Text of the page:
386 360 2 1
CARVEDILOL

Treats high blood pressure ... +

Treats high blood pressure and congestive heart failure (CHF). Also reduces the risk of death from a heart attack. This medicine is a beta-blocker. More info »

255 211 3 2
SOTALOL

Treats an irregular heartbe... +

Treats an irregular heartbeat. This medicine is a beta blocker. More info »

236 218 4 3
DIGOXIN

Treats certain heart rhythm... +

Treats certain heart rhythm problems (atrial fibrillation). Also used to treat heart failure, usually in combination with a diuretic (water pill) and an angiotensin-converting enzyme (ACE) inhibitor. This medicine is also called digitalis. More info »

203 193 5 11
METOPROLOL TARTRATE

Metoprolol is used alone or... +

Metoprolol is used alone or in combination with other medications to treat high blood pressure. It also is used to prevent angina (chest pain) and to improve survival after a heart attack. Extended-release (long-acting) metoprolol also is used in combination with other medications to treat heart failure. Metoprolol is in a class of medications called beta blockers. It works by relaxing blood vessels and slowing heart rate to improve blood flow and decrease blood pressure More info »

188 151 6 7
METOPROLOL SUCCINATE

Metoprolol is used alone or... +

Metoprolol is used alone or in combination with other medications to treat high blood pressure. It also is used to prevent angina (chest pain) and to improve survival after a heart attack. Extended-release (long-acting) metoprolol also is used in combination with other medications to treat heart failure. Metoprolol is in a class of medications called beta blockers. It works by relaxing blood vessels and slowing heart rate to improve blood flow and decrease blood pressure More info »

165 139 7 4
MEXILETINE HCL 163 126 10 8 20
PROPAFENONE HCL

Propafenone is used to trea... +

Propafenone is used to treat arrhythmia (irregular heartbeat) and to maintain a normal heart rate. Propafenone is in a class of medications called antiarrhythmics. It works by acting on the heart muscle to improve the heart's rhythm. More info »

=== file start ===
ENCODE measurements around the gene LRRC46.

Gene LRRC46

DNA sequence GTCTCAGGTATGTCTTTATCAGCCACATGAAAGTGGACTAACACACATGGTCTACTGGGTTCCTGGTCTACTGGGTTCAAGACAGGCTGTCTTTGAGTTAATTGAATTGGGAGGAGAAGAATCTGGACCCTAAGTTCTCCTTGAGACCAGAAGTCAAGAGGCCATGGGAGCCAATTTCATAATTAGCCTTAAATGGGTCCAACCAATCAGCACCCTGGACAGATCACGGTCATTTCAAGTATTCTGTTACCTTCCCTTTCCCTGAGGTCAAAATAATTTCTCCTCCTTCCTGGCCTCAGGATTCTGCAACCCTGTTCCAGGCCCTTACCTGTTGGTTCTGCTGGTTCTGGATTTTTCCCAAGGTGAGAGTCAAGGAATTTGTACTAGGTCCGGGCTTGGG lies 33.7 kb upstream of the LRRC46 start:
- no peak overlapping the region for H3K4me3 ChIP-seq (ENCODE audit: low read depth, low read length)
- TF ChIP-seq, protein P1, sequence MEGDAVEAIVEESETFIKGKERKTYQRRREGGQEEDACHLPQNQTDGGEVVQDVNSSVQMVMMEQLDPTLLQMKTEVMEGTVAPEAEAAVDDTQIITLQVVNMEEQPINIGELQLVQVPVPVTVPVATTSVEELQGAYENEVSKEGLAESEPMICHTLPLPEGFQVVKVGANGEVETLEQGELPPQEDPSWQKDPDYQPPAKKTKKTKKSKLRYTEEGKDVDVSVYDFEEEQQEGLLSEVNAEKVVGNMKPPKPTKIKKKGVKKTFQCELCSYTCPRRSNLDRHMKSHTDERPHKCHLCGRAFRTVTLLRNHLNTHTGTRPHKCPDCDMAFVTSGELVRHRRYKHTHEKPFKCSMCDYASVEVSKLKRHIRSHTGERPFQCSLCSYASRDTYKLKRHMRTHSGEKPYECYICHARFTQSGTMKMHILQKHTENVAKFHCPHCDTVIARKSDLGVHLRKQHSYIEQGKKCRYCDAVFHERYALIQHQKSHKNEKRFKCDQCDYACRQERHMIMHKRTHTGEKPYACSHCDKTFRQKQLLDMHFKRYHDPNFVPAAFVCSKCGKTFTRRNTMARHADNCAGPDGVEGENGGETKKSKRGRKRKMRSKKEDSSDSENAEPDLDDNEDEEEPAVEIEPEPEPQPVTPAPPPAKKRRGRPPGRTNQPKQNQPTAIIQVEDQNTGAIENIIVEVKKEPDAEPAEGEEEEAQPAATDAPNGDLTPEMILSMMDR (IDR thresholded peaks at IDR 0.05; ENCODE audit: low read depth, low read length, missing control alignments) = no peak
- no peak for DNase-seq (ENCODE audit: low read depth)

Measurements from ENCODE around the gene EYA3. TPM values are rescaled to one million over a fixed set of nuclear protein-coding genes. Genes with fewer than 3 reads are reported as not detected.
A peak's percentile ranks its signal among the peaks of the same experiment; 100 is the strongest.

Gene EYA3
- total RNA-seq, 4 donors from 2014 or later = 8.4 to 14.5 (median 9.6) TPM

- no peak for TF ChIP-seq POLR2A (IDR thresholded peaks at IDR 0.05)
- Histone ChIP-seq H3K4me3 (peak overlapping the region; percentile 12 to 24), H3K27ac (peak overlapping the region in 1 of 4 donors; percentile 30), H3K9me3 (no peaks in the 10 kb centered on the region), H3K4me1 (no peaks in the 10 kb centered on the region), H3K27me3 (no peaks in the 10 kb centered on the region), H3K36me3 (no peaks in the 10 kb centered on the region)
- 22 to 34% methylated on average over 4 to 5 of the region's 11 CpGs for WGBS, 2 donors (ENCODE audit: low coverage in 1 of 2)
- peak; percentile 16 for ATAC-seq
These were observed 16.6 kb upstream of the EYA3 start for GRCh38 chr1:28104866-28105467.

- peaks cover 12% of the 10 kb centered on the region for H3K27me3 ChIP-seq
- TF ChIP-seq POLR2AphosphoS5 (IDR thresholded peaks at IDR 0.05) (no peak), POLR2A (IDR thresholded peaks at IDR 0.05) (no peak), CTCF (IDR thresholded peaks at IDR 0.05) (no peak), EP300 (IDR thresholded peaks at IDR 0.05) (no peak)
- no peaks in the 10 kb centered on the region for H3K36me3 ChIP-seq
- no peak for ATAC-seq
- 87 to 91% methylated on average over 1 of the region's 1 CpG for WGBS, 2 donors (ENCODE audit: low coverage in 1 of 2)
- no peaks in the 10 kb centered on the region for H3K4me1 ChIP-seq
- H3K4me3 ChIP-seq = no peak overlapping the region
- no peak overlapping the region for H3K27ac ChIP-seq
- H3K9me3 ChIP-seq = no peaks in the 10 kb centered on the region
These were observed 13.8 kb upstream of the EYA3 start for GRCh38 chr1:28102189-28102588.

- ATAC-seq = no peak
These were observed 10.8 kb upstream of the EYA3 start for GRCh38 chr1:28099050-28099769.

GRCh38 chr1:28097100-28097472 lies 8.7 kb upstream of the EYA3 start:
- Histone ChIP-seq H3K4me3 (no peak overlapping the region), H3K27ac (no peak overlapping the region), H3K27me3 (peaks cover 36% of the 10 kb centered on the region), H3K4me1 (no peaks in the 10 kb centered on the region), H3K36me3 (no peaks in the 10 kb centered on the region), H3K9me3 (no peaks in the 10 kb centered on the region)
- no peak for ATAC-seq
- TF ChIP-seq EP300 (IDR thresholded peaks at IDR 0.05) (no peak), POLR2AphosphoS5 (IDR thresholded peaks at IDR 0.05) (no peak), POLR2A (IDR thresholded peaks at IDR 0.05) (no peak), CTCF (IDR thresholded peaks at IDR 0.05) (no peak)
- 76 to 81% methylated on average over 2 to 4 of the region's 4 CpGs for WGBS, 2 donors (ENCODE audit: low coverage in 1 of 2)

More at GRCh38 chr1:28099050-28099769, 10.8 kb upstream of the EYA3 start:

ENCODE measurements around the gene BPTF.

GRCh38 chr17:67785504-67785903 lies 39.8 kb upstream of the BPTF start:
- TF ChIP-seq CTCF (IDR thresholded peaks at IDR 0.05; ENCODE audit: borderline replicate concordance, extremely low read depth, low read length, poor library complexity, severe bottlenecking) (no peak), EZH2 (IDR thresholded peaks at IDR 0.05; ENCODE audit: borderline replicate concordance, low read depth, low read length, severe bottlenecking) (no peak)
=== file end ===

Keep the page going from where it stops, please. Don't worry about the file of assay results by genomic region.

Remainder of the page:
162 157 9 14
AMIODARONE HCL

Amiodarone is used to treat... +

Amiodarone is used to treat and prevent certain types of serious, life-threatening ventricular arrhythmias (a certain type of abnormal heart rhythm when other medications did not help or could not be tolerated. Amiodarone is in a class of medications called antiarrhythmics. It works by relaxing overactive heart muscles. More info »

160 138 10 6
FUROSEMIDE

Treats fluid retention (ede... +

Treats fluid retention (edema) and high blood pressure (hypertension). More info »

129 103 11 8
DILTIAZEM ER

Diltiazem is used to treat ... +

Diltiazem is used to treat high blood pressure and to control angina (chest pain). Diltiazem is in a class of medications called calcium-channel blockers. It works by relaxing the blood vessels so the heart does not have to pump as hard. It also increases the supply of blood and oxygen to the heart. More info »

124 124 12 28
MULTAQ

Treats heart rhythm problem... +

Treats heart rhythm problems in patients who have a history of atrial fibrillation. More info »

107 83 13 15
LISINOPRIL

Treats high blood pressure ... +

Treats high blood pressure and heart failure. A lower blood pressure will reduce the risk of stroke and heart attack. Also used in the first few days after a heart attack to help reduce the risk of death. This medicine is an angiotensin-converting enzyme (ACE) inhibitor. More info »

90 65 14 5
DILTIAZEM 24HR CD 87 76 15 17
LEVOTHYROXINE SODIUM

Levothyroxine, a thyroid ho... +